Living better for longer - RSA

Living better for longer

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  • Picture of Peter Gore
    Peter Gore
    Professor of Practice in Healthy Ageing
  • Diversity and inclusion
  • Health and wellbeing

There is an inevitability that we will be able to do less as we get older, but everyone can influence when this happens in their lives. We must reject age stereotypes and promote ‘healthy ageing’.

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The decades-long increase in life expectancy we have experienced in the UK and other countries – which until recently increased by an average of five hours per day – can be considered a major success in the field of ageing. However, while people are living longer (improved lifespan), this has not uniformly resulted in living better for longer (improved healthspan). Socio-economic circumstances are also causing a variation of 20 years in healthspan between those from deprived and those from more privileged backgrounds.

Most of our resources and effort have understandably been focused on reducing disease and addressing age-related medical issues. There has been amazing innovation in terms of joint replacements and similar interventions that tackle issues associated with ageing – which are to be celebrated. We have telecare and telehealth technologies to address the risks associated with the increasing numbers experiencing falls and other adverse events. However, these mitigate the risk (or consequences), as opposed to minimising the creation of risk.

But research shows we can impact the rate of functional decline that is associated with increased risks and increased healthcare costs. We can address the wide variation in healthspan which is driven by the choices we can and do make. Why do we not hear that functional ageing can start as early as 42 and yet as late as 100+ depending on the choices we make? We often hear the phrase “what do you expect at your/my age?” oblivious to the evidence demonstrating a negative stereotype of ageing will result in you walking slower along with measurable cognitive decline just two years later.

We can live better for longer – but for society’s sake we need to encourage all of us to take personal ownership.

Healthy ageing

There is an inevitability in losing functional abilities as we get chronologically older. What is not true is that most of these things happen at a specific chronological age. We have known for a long time that there are exceptions to how groups of people age, one example being the ‘Blue Zones’. Dan Buettner, the Blue Zones founder, identified five original blue zones – the places in the world with the healthiest, longest-living populations, including Okinawa, Japan; Sardinia, Italy; Nicoya, Costa Rica; Ikaria, Greece; and Loma Linda, California.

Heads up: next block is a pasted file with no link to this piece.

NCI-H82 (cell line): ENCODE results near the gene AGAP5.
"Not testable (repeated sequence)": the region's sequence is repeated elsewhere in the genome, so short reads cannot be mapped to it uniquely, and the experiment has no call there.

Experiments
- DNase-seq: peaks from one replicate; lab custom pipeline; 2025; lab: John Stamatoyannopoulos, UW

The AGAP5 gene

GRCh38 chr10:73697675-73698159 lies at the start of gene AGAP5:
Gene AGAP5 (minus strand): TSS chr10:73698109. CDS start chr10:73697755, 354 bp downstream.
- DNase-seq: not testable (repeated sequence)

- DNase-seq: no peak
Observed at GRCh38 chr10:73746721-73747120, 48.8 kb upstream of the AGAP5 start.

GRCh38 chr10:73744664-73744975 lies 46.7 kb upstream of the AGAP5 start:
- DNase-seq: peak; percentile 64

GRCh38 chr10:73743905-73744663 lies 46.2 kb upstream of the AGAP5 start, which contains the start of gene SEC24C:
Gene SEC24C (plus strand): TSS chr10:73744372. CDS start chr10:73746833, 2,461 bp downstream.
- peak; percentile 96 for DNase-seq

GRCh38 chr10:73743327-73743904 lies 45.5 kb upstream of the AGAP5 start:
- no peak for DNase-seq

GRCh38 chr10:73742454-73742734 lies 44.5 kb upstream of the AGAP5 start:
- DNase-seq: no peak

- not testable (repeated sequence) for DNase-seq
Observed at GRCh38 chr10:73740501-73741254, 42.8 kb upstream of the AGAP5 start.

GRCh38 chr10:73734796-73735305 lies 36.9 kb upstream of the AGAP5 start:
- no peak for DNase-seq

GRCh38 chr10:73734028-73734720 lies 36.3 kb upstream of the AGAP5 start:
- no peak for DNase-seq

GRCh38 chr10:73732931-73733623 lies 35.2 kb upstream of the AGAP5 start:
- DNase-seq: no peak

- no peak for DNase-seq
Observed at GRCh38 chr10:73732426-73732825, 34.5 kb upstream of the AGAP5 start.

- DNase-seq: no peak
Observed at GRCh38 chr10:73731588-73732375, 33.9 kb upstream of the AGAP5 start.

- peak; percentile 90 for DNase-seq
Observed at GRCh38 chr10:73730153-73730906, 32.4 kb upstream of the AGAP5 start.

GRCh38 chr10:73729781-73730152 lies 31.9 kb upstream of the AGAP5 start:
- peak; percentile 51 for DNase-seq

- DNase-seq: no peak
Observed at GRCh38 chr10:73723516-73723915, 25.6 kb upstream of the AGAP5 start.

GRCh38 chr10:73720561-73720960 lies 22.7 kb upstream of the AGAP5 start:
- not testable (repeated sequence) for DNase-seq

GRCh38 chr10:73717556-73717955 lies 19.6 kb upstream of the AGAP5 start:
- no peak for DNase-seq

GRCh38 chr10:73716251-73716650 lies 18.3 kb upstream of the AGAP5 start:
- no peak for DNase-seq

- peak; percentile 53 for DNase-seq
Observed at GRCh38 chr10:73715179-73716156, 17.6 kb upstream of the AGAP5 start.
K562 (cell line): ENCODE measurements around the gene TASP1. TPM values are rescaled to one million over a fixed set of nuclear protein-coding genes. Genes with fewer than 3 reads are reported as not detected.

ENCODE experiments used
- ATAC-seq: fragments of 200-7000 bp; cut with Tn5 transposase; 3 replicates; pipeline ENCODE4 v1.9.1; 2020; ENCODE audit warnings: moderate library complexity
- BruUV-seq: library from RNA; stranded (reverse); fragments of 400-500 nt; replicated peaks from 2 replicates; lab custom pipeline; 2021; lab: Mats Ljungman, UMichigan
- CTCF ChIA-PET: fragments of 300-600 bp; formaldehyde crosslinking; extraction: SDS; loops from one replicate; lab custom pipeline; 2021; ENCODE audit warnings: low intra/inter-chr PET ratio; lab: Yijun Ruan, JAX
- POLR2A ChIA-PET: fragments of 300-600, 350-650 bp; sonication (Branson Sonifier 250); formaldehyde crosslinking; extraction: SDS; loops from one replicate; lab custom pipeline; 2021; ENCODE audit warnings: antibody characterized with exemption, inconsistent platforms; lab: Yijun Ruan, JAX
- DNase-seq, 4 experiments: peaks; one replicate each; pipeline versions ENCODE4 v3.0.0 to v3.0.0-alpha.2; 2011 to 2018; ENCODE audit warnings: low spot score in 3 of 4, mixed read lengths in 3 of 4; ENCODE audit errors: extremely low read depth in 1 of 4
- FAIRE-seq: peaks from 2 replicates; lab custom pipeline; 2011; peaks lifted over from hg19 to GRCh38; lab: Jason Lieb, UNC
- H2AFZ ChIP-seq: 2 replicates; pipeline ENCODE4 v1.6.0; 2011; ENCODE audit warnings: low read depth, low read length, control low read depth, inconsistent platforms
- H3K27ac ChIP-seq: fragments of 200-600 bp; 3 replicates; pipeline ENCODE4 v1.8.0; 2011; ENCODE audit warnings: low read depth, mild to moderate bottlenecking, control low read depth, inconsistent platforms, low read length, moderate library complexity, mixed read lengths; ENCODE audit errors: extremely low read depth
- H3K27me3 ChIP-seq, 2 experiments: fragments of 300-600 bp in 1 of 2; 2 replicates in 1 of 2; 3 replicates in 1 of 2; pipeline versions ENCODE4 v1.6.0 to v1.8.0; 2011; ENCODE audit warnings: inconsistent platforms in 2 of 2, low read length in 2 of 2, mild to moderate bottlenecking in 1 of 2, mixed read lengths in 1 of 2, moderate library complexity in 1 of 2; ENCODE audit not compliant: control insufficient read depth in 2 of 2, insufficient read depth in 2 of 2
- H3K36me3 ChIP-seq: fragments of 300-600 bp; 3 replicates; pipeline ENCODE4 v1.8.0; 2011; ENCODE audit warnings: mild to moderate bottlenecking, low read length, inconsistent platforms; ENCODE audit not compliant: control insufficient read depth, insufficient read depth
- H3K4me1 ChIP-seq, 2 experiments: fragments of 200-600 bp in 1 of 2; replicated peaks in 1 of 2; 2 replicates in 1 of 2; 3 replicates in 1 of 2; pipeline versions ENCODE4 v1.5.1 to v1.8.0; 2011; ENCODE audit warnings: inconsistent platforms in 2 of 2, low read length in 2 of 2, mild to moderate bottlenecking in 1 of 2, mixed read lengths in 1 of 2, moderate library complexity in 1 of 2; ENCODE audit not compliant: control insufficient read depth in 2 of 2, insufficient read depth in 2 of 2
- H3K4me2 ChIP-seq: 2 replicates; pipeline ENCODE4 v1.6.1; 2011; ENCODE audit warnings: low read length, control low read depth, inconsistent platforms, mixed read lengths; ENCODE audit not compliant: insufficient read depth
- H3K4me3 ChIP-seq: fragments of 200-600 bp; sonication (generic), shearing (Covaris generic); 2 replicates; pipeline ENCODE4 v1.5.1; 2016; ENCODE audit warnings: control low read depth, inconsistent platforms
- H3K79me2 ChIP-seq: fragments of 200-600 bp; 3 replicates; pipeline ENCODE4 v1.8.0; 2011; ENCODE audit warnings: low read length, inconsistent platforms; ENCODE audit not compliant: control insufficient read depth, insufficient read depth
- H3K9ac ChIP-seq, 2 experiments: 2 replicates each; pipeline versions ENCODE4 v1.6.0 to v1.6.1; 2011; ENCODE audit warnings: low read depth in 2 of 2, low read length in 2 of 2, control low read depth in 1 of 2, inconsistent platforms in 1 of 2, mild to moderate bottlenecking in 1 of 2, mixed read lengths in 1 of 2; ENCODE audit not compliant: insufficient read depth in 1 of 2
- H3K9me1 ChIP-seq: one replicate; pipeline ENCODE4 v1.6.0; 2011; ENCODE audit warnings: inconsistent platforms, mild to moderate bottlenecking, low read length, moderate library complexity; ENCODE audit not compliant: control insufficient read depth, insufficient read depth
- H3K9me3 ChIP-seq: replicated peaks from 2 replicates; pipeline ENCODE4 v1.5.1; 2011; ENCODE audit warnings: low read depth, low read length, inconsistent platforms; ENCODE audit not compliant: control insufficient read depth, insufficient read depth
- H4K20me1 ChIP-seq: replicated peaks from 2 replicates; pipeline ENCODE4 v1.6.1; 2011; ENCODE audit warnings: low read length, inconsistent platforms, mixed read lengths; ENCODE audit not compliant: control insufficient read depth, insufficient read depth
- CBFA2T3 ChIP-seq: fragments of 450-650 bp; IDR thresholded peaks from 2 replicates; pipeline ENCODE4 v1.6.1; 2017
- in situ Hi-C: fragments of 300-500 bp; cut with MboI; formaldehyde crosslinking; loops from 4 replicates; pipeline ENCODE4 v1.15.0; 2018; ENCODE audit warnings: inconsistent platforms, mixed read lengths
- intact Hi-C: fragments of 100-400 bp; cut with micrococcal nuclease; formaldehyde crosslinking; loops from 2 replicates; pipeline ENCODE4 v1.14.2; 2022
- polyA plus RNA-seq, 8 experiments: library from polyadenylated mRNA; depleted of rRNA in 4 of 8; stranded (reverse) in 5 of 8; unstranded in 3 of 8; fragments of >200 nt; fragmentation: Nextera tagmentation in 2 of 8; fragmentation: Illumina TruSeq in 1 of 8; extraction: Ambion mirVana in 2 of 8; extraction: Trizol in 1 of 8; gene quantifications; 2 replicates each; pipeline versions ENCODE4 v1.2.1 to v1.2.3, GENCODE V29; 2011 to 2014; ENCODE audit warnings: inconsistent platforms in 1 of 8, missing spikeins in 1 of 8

While trying to create more blue zones is not a bad thing, all populations including the UK can make a significant difference right now by promoting the practical concept of ‘healthy ageing’. The World Health Organization describes healthy ageing as ‘the process of developing and maintaining the functional ability that enables wellbeing in older age. Functional ability is about having the capabilities that enable all people to be and do what they have reason to value.’

As a minimum, this includes what we describe as activities of daily living (daily tasks) – the things we all do regularly – in several cases, multiple times daily. We have also learned that having more better years doesn’t typically lead to a significant increase in life expectancy – providing improved healthspan rather than lifespan. We call this concept the compression of functional decline.The Australian government has been actively promoting this for a couple of years now.

Why are we not hearing the counter argument that it can and must be different if we are not to crush our NHS and Social Care organisations? According to the International Longevity Centre (ILC), If the UK’s target of five extra healthy years by 2035 had been met in 2019, it would be the world’s best performing country on the health span metric. However, the ILC adds: ‘But unless the UK ups its current spend on prevention from 4.8% of the overall health budget to 6%, this is an ambition that feels increasingly unlikely as the target date approaches.”